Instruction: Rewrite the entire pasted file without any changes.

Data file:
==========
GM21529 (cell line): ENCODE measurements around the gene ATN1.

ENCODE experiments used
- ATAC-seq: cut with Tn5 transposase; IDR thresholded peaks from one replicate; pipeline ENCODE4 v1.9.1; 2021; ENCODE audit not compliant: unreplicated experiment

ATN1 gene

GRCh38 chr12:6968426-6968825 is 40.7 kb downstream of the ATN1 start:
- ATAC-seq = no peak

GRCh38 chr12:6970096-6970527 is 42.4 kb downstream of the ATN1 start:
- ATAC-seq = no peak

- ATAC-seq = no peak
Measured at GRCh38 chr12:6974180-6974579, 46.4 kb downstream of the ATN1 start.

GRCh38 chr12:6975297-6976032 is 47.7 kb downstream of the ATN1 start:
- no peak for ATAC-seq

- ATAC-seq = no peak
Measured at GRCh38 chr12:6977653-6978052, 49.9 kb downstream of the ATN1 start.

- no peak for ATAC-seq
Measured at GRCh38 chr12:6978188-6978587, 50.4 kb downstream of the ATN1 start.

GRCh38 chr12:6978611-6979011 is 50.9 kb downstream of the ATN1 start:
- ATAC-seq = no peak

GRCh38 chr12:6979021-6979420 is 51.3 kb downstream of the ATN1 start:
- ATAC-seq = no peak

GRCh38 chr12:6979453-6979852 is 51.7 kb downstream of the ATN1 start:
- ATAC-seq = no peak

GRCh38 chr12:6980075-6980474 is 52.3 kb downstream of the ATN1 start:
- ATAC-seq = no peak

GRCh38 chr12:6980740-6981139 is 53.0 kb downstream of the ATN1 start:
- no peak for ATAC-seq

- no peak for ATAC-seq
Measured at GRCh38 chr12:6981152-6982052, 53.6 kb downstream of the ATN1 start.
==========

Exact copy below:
GM21529 (cell line): ENCODE measurements around the gene ATN1.

ENCODE experiments used
- ATAC-seq: cut with Tn5 transposase; IDR thresholded peaks from one replicate; pipeline ENCODE4 v1.9.1; 2021; ENCODE audit not compliant: unreplicated experiment

ATN1 gene

GRCh38 chr12:6968426-6968825 is 40.7 kb downstream of the ATN1 start:
- ATAC-seq = no peak

GRCh38 chr12:6970096-6970527 is 42.4 kb downstream of the ATN1 start:
- ATAC-seq = no peak

- ATAC-seq = no peak
Measured at GRCh38 chr12:6974180-6974579, 46.4 kb downstream of the ATN1 start.

GRCh38 chr12:6975297-6976032 is 47.7 kb downstream of the ATN1 start:
- no peak for ATAC-seq

- ATAC-seq = no peak
Measured at GRCh38 chr12:6977653-6978052, 49.9 kb downstream of the ATN1 start.

- no peak for ATAC-seq
Measured at GRCh38 chr12:6978188-6978587, 50.4 kb downstream of the ATN1 start.

GRCh38 chr12:6978611-6979011 is 50.9 kb downstream of the ATN1 start:
- ATAC-seq = no peak

GRCh38 chr12:6979021-6979420 is 51.3 kb downstream of the ATN1 start:
- ATAC-seq = no peak

GRCh38 chr12:6979453-6979852 is 51.7 kb downstream of the ATN1 start:
- ATAC-seq = no peak

GRCh38 chr12:6980075-6980474 is 52.3 kb downstream of the ATN1 start:
- ATAC-seq = no peak

GRCh38 chr12:6980740-6981139 is 53.0 kb downstream of the ATN1 start:
- no peak for ATAC-seq

- no peak for ATAC-seq
Measured at GRCh38 chr12:6981152-6982052, 53.6 kb downstream of the ATN1 start.